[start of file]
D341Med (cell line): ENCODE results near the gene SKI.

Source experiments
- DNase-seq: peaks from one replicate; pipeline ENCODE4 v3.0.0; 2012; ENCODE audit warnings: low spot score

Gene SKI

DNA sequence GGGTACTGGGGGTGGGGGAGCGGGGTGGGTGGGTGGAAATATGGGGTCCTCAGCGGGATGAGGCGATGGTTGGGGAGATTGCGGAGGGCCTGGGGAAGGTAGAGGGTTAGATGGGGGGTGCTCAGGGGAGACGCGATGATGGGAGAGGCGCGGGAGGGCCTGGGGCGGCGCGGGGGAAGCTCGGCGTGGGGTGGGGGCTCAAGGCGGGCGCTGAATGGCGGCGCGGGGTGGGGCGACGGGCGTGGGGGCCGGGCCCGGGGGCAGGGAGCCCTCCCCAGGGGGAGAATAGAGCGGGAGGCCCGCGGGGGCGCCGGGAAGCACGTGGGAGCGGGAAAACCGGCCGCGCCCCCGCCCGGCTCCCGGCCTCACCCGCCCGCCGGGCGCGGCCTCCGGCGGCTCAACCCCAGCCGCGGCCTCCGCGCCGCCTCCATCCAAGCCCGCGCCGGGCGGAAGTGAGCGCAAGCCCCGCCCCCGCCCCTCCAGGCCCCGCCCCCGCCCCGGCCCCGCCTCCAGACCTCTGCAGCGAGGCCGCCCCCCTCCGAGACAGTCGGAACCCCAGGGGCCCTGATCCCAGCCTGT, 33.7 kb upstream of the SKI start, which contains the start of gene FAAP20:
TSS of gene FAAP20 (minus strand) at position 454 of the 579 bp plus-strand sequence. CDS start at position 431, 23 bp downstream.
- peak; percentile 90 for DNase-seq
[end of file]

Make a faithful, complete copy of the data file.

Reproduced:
D341Med (cell line): ENCODE results near the gene SKI.

Source experiments
- DNase-seq: peaks from one replicate; pipeline ENCODE4 v3.0.0; 2012; ENCODE audit warnings: low spot score

Gene SKI

DNA sequence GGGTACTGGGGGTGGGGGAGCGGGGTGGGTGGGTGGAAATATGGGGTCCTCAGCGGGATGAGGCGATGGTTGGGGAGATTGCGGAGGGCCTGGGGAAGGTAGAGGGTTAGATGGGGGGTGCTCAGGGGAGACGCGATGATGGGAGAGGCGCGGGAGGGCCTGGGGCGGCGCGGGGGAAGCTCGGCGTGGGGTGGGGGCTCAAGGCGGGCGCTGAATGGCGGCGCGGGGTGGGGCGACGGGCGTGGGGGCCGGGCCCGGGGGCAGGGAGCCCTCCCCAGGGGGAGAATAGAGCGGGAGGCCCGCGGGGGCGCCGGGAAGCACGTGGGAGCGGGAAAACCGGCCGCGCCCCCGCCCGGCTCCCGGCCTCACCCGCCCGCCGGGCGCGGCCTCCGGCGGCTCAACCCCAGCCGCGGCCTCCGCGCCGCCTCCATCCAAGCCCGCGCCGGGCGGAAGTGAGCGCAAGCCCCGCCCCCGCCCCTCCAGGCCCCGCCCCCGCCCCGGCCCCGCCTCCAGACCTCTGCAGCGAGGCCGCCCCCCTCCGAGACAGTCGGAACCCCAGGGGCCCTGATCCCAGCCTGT, 33.7 kb upstream of the SKI start, which contains the start of gene FAAP20:
TSS of gene FAAP20 (minus strand) at position 454 of the 579 bp plus-strand sequence. CDS start at position 431, 23 bp downstream.
- peak; percentile 90 for DNase-seq